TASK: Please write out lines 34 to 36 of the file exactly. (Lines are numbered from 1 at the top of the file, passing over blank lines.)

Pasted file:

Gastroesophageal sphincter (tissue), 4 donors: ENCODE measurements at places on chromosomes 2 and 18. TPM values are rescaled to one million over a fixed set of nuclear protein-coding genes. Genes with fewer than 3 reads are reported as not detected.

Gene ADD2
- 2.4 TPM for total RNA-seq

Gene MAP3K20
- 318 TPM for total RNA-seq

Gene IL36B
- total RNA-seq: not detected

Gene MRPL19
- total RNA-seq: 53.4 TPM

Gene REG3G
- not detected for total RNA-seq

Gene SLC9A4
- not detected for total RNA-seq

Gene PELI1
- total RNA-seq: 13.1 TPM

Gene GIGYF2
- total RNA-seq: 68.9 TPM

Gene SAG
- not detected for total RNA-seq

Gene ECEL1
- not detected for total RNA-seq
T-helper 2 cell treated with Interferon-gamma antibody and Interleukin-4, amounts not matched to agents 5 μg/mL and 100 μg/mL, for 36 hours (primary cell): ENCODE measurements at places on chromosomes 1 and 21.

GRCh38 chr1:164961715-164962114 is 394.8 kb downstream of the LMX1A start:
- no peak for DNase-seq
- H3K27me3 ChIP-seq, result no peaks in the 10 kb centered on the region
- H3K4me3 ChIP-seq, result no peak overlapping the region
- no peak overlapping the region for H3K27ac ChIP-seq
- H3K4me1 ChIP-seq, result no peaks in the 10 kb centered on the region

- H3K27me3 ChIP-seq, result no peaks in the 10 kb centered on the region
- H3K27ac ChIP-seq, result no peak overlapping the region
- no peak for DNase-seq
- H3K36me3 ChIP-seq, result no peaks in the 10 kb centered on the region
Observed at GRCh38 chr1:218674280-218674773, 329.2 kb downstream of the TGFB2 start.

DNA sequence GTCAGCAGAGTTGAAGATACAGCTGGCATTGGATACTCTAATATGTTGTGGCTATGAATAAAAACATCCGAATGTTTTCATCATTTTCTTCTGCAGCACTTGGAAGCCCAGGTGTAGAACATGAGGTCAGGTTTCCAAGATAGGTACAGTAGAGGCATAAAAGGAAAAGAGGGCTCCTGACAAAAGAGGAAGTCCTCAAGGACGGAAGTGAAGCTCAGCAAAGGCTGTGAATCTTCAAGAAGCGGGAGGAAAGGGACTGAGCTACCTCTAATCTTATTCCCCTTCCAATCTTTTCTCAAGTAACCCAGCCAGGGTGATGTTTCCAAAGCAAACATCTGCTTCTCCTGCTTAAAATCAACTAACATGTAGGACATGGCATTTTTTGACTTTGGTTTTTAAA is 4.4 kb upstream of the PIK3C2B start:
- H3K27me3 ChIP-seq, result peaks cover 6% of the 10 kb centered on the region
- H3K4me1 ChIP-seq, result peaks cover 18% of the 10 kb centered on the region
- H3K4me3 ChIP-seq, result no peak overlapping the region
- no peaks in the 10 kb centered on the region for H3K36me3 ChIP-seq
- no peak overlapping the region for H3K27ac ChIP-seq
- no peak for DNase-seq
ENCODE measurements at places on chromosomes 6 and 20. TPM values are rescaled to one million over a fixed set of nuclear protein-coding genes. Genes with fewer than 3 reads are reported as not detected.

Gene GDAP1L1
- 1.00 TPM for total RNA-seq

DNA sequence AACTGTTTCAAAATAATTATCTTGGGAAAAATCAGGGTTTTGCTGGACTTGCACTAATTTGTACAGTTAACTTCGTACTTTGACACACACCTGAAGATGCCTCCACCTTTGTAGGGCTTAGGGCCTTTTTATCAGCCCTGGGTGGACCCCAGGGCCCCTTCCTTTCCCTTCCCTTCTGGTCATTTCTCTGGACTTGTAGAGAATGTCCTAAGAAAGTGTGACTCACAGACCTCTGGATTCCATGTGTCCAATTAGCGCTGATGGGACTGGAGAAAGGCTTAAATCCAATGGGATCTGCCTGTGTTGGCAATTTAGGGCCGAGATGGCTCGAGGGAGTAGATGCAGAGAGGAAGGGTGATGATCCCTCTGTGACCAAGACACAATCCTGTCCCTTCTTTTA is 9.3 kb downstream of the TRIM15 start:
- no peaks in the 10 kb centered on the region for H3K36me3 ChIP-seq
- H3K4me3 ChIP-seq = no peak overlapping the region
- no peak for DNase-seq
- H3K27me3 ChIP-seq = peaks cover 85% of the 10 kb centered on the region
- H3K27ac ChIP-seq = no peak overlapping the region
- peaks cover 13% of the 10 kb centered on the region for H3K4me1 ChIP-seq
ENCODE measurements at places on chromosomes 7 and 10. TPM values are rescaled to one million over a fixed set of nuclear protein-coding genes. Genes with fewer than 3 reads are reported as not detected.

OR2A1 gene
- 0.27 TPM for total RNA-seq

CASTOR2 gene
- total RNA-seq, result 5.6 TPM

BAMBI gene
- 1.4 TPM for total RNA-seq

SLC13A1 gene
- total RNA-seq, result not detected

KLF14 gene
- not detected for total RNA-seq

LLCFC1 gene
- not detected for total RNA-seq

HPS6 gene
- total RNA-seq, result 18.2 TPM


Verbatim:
DNA sequence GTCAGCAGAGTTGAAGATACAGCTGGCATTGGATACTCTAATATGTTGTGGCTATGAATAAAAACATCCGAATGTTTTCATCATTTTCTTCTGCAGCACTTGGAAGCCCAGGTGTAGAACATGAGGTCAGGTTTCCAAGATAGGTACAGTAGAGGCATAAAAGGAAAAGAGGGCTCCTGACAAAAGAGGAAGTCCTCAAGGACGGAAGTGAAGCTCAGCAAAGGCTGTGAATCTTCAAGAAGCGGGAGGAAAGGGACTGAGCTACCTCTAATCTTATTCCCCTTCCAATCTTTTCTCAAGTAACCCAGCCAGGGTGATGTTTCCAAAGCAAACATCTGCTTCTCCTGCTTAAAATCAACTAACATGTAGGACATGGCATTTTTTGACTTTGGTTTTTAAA is 4.4 kb upstream of the PIK3C2B start:
- H3K27me3 ChIP-seq, result peaks cover 6% of the 10 kb centered on the region
- H3K4me1 ChIP-seq, result peaks cover 18% of the 10 kb centered on the region